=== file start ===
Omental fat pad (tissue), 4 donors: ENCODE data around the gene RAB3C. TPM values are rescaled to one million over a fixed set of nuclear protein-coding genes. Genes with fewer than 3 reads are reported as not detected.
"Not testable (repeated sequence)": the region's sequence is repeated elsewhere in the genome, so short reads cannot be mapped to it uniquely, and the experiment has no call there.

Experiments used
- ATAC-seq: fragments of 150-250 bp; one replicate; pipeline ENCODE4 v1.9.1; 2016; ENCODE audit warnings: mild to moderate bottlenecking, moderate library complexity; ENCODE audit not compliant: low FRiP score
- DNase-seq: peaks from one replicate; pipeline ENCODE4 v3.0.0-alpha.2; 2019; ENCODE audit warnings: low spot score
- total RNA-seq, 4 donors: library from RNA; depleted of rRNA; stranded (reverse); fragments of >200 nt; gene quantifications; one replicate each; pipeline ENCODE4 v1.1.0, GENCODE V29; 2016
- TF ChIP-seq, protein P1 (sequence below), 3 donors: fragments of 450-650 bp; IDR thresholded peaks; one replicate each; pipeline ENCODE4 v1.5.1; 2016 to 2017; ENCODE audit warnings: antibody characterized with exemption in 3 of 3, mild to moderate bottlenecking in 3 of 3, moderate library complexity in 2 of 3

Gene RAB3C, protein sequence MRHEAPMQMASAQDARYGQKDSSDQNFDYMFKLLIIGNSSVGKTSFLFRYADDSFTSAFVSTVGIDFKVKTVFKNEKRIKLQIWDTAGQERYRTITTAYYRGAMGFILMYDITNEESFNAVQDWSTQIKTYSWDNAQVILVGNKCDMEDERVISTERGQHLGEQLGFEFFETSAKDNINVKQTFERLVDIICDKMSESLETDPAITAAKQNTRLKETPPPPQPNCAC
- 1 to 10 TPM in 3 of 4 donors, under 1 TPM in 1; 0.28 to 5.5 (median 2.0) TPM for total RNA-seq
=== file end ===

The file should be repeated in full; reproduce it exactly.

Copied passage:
Omental fat pad (tissue), 4 donors: ENCODE data around the gene RAB3C. TPM values are rescaled to one million over a fixed set of nuclear protein-coding genes. Genes with fewer than 3 reads are reported as not detected.
"Not testable (repeated sequence)": the region's sequence is repeated elsewhere in the genome, so short reads cannot be mapped to it uniquely, and the experiment has no call there.

Experiments used
- ATAC-seq: fragments of 150-250 bp; one replicate; pipeline ENCODE4 v1.9.1; 2016; ENCODE audit warnings: mild to moderate bottlenecking, moderate library complexity; ENCODE audit not compliant: low FRiP score
- DNase-seq: peaks from one replicate; pipeline ENCODE4 v3.0.0-alpha.2; 2019; ENCODE audit warnings: low spot score
- total RNA-seq, 4 donors: library from RNA; depleted of rRNA; stranded (reverse); fragments of >200 nt; gene quantifications; one replicate each; pipeline ENCODE4 v1.1.0, GENCODE V29; 2016
- TF ChIP-seq, protein P1 (sequence below), 3 donors: fragments of 450-650 bp; IDR thresholded peaks; one replicate each; pipeline ENCODE4 v1.5.1; 2016 to 2017; ENCODE audit warnings: antibody characterized with exemption in 3 of 3, mild to moderate bottlenecking in 3 of 3, moderate library complexity in 2 of 3

Gene RAB3C, protein sequence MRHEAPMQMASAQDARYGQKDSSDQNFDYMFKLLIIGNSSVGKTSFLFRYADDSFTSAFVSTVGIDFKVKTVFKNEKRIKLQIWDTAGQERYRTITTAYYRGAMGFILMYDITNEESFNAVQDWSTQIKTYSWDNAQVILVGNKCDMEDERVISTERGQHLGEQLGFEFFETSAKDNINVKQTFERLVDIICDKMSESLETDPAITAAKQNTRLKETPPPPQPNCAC
- 1 to 10 TPM in 3 of 4 donors, under 1 TPM in 1; 0.28 to 5.5 (median 2.0) TPM for total RNA-seq